I did a Master’s degree straight after my Bachelor’s degree and a few years later I completed a teaching qualification. A couple of years after that I did my PhD. The school was wrong, but to be fair, this was 35 years ago and dyslexia is now far better understood. Help and support is available in ways that didn’t exist when I was a student. There was some; I was given a computer and extra exam time and that was it. No one ever asked me how I was getting on. The university partnership has a host of resources that those with dyslexia can access so seek the help that is out there – it is far better than the help that was on offer 35 years ago. 

The lesson I have taken away from all this is never to let anyone hold you back. Having dyslexia does not mean that you cannot succeed – you can. I did.

The university’s accessibility project

To help staff ensure their learning content is accessible and to comply with accessibility regulations, the university is running a project with staff training at the heart of it. Not only will this ensure that students with disabilities are able to access learning content, creating accessible learning resources also enhances the experience for all students.  

The accessibility project team has:

  • Established a university-wide accessibility champions forum which will help staff locally
  • Created a self-directed accessibility support module for staff, comprising a suite of useful resources
  • Arranged online support which will include webinars, workshops, drop-ins and question and answer sessions
  • Used software tools to help make learning content accessible and available to students in alternative formats
  • Created an accessibility communications site which will give staff the information they need to start their accessibility enhancement journey

Students with dyslexia may find some of the available alternative formats such as audio, tagged PDF and BeeLine Reader useful. The BeeLine Reader is particularly helpful for people with dyslexia as it displays lines of text in different colours. For more information, see the BeeLine Reader section on Blackboard Ally’s  alternative formats webpage.

Microsoft Office

University of the Highlands and Islands students can download the offline versions of Office 365 applications (e.g. Word, PowerPoint, etc) for use during their studies. Microsoft Office has several in-built accessibility tools which can be useful for students and staff alike.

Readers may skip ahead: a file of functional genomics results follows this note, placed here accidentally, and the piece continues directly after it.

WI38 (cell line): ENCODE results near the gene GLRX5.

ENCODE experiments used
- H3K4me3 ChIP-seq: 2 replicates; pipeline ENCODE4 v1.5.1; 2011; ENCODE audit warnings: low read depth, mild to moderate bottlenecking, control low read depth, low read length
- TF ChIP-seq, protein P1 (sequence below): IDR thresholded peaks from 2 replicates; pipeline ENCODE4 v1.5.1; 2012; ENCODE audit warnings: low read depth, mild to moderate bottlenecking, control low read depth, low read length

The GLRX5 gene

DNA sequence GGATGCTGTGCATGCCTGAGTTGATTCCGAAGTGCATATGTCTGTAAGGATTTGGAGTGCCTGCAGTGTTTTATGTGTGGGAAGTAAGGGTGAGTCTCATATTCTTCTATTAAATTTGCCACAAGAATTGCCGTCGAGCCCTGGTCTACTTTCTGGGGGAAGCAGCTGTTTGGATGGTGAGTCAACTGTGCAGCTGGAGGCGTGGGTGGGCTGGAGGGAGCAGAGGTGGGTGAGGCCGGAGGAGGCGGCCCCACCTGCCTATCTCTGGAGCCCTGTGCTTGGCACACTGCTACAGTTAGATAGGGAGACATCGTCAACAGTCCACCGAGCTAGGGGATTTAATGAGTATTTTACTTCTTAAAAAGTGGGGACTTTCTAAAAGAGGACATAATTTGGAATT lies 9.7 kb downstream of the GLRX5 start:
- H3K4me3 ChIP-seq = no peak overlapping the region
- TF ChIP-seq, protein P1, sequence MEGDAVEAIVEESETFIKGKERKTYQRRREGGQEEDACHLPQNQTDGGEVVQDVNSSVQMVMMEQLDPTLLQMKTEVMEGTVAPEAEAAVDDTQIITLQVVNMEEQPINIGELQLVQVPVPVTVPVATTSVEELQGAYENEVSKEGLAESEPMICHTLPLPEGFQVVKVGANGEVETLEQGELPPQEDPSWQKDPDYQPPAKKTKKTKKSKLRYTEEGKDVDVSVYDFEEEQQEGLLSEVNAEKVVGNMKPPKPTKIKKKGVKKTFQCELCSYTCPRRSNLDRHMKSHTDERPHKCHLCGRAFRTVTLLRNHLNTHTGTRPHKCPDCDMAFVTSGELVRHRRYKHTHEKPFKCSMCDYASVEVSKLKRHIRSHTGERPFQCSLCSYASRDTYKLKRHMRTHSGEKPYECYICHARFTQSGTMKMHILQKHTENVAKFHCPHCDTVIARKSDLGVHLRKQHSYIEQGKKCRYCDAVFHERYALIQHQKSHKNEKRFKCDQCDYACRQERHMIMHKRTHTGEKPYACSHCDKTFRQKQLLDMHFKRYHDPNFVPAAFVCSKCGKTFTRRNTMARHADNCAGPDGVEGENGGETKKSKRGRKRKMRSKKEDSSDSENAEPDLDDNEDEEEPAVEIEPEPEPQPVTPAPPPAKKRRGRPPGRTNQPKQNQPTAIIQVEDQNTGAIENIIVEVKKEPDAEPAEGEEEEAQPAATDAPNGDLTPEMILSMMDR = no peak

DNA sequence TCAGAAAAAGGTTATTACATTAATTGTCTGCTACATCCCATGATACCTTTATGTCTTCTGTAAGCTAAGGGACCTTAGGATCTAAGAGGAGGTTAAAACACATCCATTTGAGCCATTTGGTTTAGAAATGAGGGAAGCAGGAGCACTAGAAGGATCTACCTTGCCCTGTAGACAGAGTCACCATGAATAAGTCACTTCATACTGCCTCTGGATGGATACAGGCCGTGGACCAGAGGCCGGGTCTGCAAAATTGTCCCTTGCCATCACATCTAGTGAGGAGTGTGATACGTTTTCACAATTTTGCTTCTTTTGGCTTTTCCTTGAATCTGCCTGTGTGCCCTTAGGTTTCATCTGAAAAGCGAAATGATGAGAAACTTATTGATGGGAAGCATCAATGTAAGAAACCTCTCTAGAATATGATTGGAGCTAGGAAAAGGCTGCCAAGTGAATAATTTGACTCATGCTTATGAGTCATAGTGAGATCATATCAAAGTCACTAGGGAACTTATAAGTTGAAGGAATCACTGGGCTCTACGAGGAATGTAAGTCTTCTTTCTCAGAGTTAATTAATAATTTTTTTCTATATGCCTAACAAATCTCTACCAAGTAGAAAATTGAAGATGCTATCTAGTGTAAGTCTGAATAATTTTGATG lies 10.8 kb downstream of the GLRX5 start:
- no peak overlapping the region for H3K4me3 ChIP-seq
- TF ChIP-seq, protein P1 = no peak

Accessing support  

  • Students who would like further details of available support can contact student services for advice.
  • Students can also contact their personal academic tutor for further information on the university’s accessibility project.

Student safety: drink spiking

Recent news reports of allegations of drink spiking and spiking by injection have highlighted how important it is to be vigilant when out socialising. The university’s student services team has put together a handy guide below to help you stay safe.
A group of friends at the local pub having a good time

Student safety: We want to ensure our students are aware of how to keep themselves safe when enjoying a night out and have linked online resources in this blog which highlight how you can look after yourself and where to go for support should you be a victim of spiking. Our student support teams are also on hand to speak to whenever you need us.  

A group of young women enjoying a  night out together in a social setting

What is drink spiking? Drink spiking occurs when a substance, such as drugs or alcohol, is added to your drink without you knowing about it. It can happen in any situation and may affect how you act or behave with other people. However, there are things that you can do to protect yourself. 

How to avoid drink spiking: Please be vigilant with your drinks when in a social setting – this can be a bar, club, concert, or even a house party. Try to get into the habit of never leaving your drink unattended, and don’t accept a drink from someone you don’t know.  Possible symptoms of spiking may include:

  • Feeling drowsy
  • Feeling more drunk than expected
  • Difficulty in speaking and slurring of word
  • Memory loss
A person using their smart phone at a bar in a social setting with a wine glass placed nearby.

How to seek help: If you think you or a friend may have been spiked, seek help from the venue staff or a friend as soon as possible. We also encourage anyone who believes they have had their drink spiked to contact Police Scotland by dialling 101, or in an emergency dial 999.

Police Scotland recently issued a statement including further advice on what to do if you think you or someone you know have been spiked.

More information on how you can keep yourself safe and what to do if you think you have been the victim of spiking can be found on the Drinkaware website.

Freelance February Recap: Insights from #ThinkUHI Creative Industry Experts

Did you know that according to the Creative Industries Federation, a third of the creative industries sector are either self-employed or freelance?

This article features a summary of useful insights from creative industries staff at the University of the Highlands and Islands, sharing their practical advice and links to resources to help navigate a career as a freelancer. The university ran a social media campaign labelled #FreelanceFeb throughout February to raise awareness and encourage a dialogue around the challenges, benefits and realities of being self-employed.

Build contacts and collaborate  

Stacey Toner, Creative Industries Curriculum Team Leader based at Moray College UHI, has developed her own arts organisation, providing work for freelance artists.  Stacey Toner

From the perspective of arts administration, her advice is to dedicate time to paperwork every week – and if you commit to a piece of work, follow it through.  Securing the next gig will often come from successful delivery and building a reputation of being reliable.

Lesley Mickel

 

Lesley Mickel, Programme Leader, for BA (Hons) Drama and Production based at Inverness College UHI gives advice for people doing freelance work:

“We have a flourishing performance culture in the Highlands, but this does require a significant degree of entrepreneurship and self-motivation…

Don’t wait for the opportunities to fall into your lap – go out and make them happen.”

Patience, determination and self-motivation  

Anna McPherson, Lecturer, Contemporary Film Making in the Highlands and Islands: